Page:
It's a building that people love to hate - a fortress-like hulk of concrete rising from the middle of Hopkins Plaza in downtown Baltimore, a former theater that is uninviting and, many say, ugly.
But looks alone shouldn't determine the Morris A. Mechanic Theatre's eligibility as a historic landmark in Baltimore. If the city's landmarks reflected only the popular, aesthetically pleasing, or politically palatable expressions of their time, there would be appreciable gaps in Baltimore's architectural legacy. The practice of landmarking buildings, after all, is to preserve a city's architectural past.
City preservationists have been lax in designating individual landmarks in recent years. But it was an architect's concern about the fate of the darkened Mechanic Theatre that led to its nomination as a possible historic landmark.
"I know it's of a style that to contemporary tastes might look a little different, might need some explaining," says architect Mike Murphy, a member of the city's Commission for Historical and Architectural Preservation. "It really is considered a first-rate design. The best and brightest of the time were behind it."
The theater opened in 1967, a time when some would have characterized the city center as an urban wasteland. And yet it was among the initial projects that sought to change that image and revitalize the downtown. It was the city's main house for musicals and plays - including the debut of Arthur Miller's "American Clock" - and a cultural refuge if not an oasis that was retired with the opening of the renovated Hippodrome Theatre.
Architect John Johansen designed the Mechanic in the Brutalist style, and its imposing concrete exterior embodies that modern, non-Romantic, proletarian purpose. Walter Schamu, a Baltimore architect, recalls traveling to the city as a University of Pennsylvania student to see the theater in 1968. "This was something," he says.
But others are less impressed by the Mechanic's pedigree, less kind about its appearance, and would prefer a more appealing, useful building to anchor the corner of Charles and Baltimore streets. The Mechanic's new owners are planning an apartment and retail complex there, plans that potentially could be compromised if the building received a special or landmark designation.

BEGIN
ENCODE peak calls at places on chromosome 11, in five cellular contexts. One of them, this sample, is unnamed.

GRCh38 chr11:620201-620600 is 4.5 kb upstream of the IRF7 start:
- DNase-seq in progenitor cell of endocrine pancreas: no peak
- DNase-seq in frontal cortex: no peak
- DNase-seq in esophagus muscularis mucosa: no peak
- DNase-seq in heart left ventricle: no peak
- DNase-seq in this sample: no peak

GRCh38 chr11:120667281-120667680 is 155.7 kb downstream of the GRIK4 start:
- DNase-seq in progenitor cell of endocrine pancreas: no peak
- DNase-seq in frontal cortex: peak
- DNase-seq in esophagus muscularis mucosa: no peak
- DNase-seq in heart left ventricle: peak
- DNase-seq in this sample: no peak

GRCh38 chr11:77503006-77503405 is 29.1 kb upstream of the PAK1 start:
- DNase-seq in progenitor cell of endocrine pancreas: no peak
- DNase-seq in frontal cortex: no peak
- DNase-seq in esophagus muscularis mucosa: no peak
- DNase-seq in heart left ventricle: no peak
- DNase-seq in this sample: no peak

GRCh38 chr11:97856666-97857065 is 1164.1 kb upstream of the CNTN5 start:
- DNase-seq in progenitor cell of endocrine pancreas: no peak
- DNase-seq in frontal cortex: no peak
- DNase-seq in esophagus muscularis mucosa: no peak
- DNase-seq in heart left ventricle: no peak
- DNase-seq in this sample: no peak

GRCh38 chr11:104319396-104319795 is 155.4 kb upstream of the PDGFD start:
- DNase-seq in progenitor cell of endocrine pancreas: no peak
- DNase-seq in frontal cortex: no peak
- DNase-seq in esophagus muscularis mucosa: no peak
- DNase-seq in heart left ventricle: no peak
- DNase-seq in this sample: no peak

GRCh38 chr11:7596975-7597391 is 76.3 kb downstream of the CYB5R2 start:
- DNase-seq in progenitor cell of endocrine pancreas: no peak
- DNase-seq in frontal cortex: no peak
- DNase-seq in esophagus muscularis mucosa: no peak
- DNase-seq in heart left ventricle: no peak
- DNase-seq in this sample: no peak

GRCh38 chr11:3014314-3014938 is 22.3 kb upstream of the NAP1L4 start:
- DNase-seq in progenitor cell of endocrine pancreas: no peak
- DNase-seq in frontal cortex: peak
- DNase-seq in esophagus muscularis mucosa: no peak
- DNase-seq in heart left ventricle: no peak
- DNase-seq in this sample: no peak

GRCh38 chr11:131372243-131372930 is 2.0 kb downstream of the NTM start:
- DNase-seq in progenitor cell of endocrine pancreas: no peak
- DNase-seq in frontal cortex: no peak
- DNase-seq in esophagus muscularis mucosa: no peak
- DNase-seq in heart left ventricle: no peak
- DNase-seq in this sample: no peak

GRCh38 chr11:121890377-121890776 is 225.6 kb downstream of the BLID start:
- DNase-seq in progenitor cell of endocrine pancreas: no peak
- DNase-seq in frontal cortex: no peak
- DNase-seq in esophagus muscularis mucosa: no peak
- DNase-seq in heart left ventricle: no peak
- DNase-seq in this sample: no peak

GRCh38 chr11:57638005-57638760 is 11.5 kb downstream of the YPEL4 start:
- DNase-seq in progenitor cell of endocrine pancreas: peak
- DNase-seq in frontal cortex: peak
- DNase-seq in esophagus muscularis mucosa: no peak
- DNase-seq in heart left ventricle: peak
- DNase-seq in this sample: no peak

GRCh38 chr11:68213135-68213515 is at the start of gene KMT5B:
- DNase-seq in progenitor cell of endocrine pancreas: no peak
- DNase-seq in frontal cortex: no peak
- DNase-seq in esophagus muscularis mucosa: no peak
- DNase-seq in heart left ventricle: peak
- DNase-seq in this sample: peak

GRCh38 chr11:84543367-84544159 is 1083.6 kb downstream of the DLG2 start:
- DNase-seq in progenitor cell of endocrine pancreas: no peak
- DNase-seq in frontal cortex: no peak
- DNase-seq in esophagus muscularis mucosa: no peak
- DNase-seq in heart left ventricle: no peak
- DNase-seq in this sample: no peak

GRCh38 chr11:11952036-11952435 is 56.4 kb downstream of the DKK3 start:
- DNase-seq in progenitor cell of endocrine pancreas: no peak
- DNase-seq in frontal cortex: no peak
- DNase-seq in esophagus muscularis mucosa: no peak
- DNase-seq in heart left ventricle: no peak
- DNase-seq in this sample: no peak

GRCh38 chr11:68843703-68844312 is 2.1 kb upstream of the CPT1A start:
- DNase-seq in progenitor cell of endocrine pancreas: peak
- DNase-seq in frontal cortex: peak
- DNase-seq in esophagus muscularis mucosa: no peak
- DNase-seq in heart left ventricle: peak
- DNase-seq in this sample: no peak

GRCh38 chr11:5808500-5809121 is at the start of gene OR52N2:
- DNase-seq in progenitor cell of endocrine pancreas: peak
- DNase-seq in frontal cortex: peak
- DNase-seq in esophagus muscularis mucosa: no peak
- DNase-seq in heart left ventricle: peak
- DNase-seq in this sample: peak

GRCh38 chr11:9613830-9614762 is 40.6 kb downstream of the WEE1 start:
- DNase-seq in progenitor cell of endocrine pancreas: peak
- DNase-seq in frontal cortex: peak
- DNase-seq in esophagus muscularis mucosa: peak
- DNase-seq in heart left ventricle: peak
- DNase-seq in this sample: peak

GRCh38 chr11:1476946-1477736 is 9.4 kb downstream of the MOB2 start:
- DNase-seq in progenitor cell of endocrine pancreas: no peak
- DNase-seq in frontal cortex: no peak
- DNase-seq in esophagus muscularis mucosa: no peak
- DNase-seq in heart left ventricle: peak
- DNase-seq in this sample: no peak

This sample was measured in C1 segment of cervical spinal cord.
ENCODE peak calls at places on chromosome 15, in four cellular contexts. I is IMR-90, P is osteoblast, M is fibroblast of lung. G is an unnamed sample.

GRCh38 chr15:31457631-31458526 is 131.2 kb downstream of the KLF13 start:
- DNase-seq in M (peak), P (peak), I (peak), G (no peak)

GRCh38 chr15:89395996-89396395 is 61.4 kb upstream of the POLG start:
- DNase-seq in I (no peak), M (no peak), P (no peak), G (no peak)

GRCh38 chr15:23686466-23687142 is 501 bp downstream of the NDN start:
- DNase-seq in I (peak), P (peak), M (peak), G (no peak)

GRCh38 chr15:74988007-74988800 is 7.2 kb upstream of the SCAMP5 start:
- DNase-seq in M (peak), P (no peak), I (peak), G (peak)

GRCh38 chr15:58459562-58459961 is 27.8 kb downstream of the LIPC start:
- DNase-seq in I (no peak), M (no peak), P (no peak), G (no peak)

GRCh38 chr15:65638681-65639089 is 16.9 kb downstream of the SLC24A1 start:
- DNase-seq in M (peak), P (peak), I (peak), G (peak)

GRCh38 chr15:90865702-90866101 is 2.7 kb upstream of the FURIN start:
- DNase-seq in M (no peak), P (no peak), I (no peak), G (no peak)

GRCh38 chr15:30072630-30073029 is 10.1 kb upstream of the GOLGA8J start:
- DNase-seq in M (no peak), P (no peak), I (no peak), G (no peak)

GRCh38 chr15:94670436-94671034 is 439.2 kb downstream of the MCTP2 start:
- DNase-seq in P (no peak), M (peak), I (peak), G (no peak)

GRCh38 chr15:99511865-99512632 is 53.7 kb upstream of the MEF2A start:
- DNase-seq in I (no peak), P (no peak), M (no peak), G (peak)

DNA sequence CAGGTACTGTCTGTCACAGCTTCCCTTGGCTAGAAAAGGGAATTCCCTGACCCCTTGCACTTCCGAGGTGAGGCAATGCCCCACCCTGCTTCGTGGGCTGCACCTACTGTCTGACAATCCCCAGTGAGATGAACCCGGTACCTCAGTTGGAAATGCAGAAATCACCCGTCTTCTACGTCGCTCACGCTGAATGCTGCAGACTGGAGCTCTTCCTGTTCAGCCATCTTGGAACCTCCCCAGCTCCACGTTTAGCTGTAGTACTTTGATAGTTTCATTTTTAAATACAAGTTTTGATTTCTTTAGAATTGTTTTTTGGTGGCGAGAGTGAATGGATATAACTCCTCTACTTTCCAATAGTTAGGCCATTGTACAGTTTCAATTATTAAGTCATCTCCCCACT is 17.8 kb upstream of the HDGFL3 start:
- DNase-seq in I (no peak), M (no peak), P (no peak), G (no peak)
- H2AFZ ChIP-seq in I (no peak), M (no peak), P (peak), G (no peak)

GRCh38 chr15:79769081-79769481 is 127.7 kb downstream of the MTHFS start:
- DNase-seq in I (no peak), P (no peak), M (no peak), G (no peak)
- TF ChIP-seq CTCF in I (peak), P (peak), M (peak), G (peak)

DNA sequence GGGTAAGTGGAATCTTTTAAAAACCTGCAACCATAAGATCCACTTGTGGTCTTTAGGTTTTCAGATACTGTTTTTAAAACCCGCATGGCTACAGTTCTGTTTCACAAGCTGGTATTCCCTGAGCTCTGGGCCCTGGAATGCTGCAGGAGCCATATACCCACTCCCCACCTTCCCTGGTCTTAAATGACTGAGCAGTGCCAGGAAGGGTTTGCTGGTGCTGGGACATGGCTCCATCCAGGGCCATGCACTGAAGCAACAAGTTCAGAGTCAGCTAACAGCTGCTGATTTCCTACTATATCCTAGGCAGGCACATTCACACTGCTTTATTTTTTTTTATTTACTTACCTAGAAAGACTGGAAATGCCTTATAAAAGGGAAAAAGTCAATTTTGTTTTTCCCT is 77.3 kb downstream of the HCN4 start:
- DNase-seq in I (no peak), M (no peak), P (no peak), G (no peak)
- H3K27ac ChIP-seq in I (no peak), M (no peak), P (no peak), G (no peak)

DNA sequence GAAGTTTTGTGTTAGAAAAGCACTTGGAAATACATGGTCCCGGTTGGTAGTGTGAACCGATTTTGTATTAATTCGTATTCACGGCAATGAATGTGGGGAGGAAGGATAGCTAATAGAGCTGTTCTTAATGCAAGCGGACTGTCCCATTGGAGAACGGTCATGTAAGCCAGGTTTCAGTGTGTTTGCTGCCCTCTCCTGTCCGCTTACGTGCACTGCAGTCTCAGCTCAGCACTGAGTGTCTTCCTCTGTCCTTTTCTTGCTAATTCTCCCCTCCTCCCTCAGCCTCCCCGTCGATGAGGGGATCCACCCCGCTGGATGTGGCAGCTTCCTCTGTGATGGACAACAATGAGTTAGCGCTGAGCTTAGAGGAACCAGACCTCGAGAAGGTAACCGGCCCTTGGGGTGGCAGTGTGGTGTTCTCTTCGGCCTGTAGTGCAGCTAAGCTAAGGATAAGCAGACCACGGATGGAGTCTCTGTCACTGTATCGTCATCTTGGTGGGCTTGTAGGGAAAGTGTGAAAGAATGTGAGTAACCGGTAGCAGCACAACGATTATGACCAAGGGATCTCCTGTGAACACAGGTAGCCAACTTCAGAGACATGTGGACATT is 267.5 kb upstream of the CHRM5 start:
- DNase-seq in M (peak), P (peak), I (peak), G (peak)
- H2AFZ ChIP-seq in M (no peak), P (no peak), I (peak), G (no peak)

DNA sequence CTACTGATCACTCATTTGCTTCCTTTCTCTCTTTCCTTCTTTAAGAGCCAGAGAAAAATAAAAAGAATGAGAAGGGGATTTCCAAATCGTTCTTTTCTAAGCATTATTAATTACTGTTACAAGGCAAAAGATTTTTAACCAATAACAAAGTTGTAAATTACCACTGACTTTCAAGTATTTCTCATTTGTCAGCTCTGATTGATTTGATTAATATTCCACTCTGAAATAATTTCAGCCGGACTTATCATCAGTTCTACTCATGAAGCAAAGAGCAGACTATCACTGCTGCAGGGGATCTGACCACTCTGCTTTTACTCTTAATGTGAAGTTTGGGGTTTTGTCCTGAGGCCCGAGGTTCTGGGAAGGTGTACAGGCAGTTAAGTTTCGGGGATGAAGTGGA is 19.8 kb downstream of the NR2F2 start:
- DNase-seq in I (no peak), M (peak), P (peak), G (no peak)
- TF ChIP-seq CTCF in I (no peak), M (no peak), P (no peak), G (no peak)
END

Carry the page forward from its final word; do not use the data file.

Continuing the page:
Such a designation would require any new development or construction at the site to be reviewed by CHAP. It wouldn't mean the Mechanic would have to remain a theater or an entertainment venue. What would matter is how well the building was adapted to a new use.
G. Martin Moeller Jr., a senior vice president and curator at the National Building Museum, does think the Mechanic is ugly. But that's not the sole measure of its worthiness as a landmark.
"Fortunately, there is ample evidence that talented architects, working with appropriate professional teams, can devise ways to give new life to buildings of historic significance even if they are not especially attractive," he wrote in an e-mail.
A recent example is the renovation of London's Royal Festival Hall, "an unloved 1950s concrete fortress that has just reopened to very positive reviews thanks to a thoughtful and thorough rejuvenation," according to Mr. Moeller.
Civic leaders and preservationists around the country are facing off on the ugly-vs.-significant issue: the Cleveland Trust Tower, a Brutalist skyscraper and the only one designed by architect Marcel Breuer, is slated for demolition, and the Martin Luther King Library in Washington, a mid-20th-century modern example, is under attack.
When CHAP takes up the case of the Mechanic at a July 10 hearing, it will also review for possible landmark status the American Brewery in East Baltimore and the Scottish Rite Temple on North Charles Street. It won't have the last word; both the Planning Commission and the City Council have to concur.
But it would be wise for all to reflect on H. L. Mencken's words on another architectural gem in the city: "All Baltimoreans may be divided into two classes - those who think that the Emerson [Bromo Seltzer] Tower is beautiful, and those who know better." The tower was designated a city landmark in 1976.